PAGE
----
“Jerusalem … above is free, which is the mother of us all” +
I begin with a quotation from a wise Protestant Pastor, Bob Gass:
'What a rich faith… handed down from your grandmother Lois to your mother Eunice… to you! 2 Timothy 1:5 TMBut the question for the rest of us is, are we properly grateful for the care and love our mothers have shown us, continuing to be there for them as long as they live? And do we continue to draw upon the true lessons they taught us and the good example they gave us? The 5th of the 10 Commandments demands that we do this by calling on us to honour our parents: and this is the commandment with a promise of reward attached, as St Paul reminds us (Eph. 6:2). Similarly, the book of Proverbs tells us in the first chapter not to reject our mother’s teaching (v. 8) and finishes (ch. 31) with the wise advice of a mother to her son on leadership, responsibility, compassion, justice and relationships. The Scriptural portrait of Motherhood is a very dignified one indeed. It is implicitly and repeatedly used in the New Testament as an analogy for how the Church and Our Lady relate to us as spiritual children, including in the verse from the Epistle I quoted at the beginning, where the Jerusalem above refers to the Church (cp. Rev. 21:2 & Eph. 5:25, see also John 19:27, 2 John 1, 13, Rev. 12).
The Bible paints various portraits of mothers and, while they weren't perfect, each one tells a story. Moses' mother broke the law to ensure his safety and teach him the faith of his people. Then there's the mother who came before Solomon, prepared to forfeit her child rather than see him harmed. James and John's mother loved them so much, she wanted them to sit on either side of Christ in His future kingdom. And Paul saw in Timothy a young man of sterling character because of the faith "handed down from [his] grandmother Lois to [his] mother Eunice… to [him]." The most significant thing we know about Timothy's mother is that her mum was a believer because while faith can't be "inherited" it can be passed on through the influence of Godly parents.
A little boy forgot his lines in the Sunday School play so his mother leaned over and whispered, "I am the light of the world." The child beamed, then with great feeling announced, "My mother is the light of the world!" We smile, but the truth is, mothers write on the hearts of their children what the hand of time can't erase. E.W. Caswell said, "It's only in [later] life that men gaze backward and behold how a mother's hand and heart… shaped their destiny." Chuck Swindoll adds: "If you were blessed with a good mother you reap the benefits the rest of your life. If your mother neglected your needs… much of what you suffered can't be erased. For good or ill, a mother's mark is permanent." So, Mum, what kind of mark are you leaving on the lives of your children?'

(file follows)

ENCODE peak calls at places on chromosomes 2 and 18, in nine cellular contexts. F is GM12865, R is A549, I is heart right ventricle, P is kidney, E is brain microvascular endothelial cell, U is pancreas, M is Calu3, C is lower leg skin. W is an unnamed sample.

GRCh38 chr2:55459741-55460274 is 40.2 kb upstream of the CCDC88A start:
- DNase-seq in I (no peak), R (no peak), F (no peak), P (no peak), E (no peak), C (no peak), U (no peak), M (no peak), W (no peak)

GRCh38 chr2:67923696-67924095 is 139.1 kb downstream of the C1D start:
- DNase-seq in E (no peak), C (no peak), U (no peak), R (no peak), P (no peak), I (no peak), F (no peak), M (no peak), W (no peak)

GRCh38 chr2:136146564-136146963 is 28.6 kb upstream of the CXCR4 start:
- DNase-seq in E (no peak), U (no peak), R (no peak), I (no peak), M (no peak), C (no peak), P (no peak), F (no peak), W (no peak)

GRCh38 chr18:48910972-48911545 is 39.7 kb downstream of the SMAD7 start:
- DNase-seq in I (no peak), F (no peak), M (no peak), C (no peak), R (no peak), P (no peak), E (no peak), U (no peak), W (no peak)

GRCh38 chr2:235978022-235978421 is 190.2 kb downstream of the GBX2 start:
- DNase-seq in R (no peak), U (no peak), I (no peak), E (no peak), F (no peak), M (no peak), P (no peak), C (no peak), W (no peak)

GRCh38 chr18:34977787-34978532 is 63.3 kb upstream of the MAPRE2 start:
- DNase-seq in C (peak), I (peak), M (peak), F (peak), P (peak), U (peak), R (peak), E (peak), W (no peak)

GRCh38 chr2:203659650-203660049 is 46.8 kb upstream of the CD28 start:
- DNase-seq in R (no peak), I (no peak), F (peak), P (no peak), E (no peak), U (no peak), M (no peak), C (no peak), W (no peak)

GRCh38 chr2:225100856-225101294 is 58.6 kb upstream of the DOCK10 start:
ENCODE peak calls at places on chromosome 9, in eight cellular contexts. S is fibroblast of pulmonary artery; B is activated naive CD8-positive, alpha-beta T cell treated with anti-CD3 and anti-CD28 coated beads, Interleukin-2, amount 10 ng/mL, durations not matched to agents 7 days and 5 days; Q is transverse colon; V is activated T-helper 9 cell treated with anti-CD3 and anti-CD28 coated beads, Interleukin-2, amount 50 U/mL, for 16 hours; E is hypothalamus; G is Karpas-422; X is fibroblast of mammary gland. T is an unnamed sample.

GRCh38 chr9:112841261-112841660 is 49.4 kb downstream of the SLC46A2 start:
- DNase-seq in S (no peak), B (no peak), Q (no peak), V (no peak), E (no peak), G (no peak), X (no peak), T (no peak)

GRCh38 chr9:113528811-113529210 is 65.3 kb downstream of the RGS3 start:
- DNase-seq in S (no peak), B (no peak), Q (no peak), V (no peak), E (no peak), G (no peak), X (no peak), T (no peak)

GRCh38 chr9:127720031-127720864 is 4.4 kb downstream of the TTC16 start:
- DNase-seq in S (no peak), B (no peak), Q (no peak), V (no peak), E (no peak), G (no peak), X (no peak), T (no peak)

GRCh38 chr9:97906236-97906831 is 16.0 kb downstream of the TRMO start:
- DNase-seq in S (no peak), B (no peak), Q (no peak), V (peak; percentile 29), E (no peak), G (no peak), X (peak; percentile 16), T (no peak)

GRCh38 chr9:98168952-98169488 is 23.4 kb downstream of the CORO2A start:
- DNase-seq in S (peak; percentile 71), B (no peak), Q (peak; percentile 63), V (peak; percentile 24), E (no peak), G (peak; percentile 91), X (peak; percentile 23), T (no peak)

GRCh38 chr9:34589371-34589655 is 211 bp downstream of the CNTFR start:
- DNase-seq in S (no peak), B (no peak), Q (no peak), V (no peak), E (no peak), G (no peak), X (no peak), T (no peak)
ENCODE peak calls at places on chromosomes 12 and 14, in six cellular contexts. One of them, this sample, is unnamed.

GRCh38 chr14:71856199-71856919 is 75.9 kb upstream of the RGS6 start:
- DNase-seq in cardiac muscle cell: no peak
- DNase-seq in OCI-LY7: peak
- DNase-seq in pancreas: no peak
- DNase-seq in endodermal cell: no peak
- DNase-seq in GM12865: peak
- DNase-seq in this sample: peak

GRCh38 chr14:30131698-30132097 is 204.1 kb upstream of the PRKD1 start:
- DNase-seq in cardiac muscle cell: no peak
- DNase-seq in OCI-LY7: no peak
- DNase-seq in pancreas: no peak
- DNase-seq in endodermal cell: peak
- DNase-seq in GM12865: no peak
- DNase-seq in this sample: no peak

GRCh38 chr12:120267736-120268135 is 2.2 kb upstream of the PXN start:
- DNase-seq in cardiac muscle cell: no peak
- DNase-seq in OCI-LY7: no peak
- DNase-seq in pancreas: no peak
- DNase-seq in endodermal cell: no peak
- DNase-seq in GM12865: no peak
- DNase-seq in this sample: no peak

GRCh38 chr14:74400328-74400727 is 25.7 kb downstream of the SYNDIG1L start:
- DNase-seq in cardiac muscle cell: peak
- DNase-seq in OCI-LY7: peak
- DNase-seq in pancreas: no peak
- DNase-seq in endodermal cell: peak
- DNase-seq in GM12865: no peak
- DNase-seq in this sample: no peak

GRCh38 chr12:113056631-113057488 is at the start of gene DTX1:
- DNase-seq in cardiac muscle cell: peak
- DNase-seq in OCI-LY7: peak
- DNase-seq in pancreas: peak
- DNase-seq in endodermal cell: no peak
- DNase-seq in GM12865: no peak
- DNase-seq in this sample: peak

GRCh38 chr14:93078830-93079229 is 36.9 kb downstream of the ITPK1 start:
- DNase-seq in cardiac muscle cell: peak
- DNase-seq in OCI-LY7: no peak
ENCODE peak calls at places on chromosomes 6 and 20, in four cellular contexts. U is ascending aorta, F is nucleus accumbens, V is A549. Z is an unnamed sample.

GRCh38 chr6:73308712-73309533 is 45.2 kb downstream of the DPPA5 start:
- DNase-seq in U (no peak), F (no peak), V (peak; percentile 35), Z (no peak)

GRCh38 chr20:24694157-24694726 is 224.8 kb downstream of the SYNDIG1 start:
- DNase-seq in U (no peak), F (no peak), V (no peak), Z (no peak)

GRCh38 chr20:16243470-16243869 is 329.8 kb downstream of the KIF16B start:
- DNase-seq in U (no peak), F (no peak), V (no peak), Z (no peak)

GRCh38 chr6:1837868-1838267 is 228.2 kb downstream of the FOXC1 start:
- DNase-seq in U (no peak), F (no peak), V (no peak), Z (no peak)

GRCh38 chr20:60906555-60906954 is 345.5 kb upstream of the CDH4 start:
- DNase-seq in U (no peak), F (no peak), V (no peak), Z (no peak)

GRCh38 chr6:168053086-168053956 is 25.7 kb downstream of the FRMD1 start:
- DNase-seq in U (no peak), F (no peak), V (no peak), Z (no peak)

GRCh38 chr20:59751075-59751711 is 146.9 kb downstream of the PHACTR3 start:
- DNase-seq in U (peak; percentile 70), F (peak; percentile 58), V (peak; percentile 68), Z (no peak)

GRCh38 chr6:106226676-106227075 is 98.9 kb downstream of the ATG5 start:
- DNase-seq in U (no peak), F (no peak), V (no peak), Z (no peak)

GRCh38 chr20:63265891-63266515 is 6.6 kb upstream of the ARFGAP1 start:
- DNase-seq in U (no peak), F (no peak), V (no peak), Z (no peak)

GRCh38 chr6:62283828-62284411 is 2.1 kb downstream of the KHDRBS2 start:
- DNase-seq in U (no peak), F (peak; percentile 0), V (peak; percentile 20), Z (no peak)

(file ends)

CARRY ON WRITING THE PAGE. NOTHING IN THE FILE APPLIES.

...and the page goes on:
But what of unworthy mothers? They do exist, but God has made the maternal instincts so strong that he can compare his own care for us to theirs, and almost imply that only his is greater: “Could a mother forget a child who nurses at her breast? Could she fail to love an infant who came from her own body? Even if a mother could forget, I will never forget you” (Is. 49:15, CEV).
So, whatever our earthly parents were like, we know that God’s love for us transcends even that of the most devoted earthly parent. Trust in that love is at the foundation of the Gospel-faith (1 John 4:16: “we have known and believed the love that God has for us”). We cannot, in our weakness and sin, love the God who is merely the Just Judge or Omnipotent or Omniscient or even as Perfect Goodness. A God who was only that would be too high and too terrifying in his inaccessible Holiness. We could at most admire him in the abstract, as an idea. But the living God can only be joyfully known by us personally as we encounter him as Father, but a father with maternal aspects as well. (Luke 13:34b: God, in Christ, is portrayed as like a mother-hen trying to gather her chicks under the protection of her wings.)
What is the fundamental difference, in the final analysis, between the one who has the gift of living faith and the one who has rejected it? The former accepts God as merciful Father, trusts in the Son as perfect Image of the Father, repents of his offences against the holy love of Father and Son revealed in the Cross, and receives the Holy Spirit to become what he was meant to be, a loving and beloved child of God. But those who finally reject living faith falsely see God as cruel and hard because he reprimands their sin, and so come to experience him as their warped and self-enclosed hearts portray him (cp. Mt. 25:24-26). They can experience him no other way because of what they have become, rather than any change in God.
Let none of us consider ourselves abandoned in this world. Look up. Have faith in Christ and know the peace of adoption, as a child of God the Father, incorporated into his only-begotten Son. Rest in the knowledge that God’s heart towards us is a father’s heart, and so the trials and disciplines of life are for our formation and “upbringing” in grace, not for our destruction. Take joy in the motherhood of the Church and the Blessed Virgin Mary, recognising that they look after us through fellowship and prayer. But we must not forget to honour as well our earthly mothers with kindness, honest gratitude and appropriate respect, whatever their imperfections, for St Paul teaches that we cannot neglect and despise our family and claim to believe in and love God at the same time (1 Timothy 5:8). +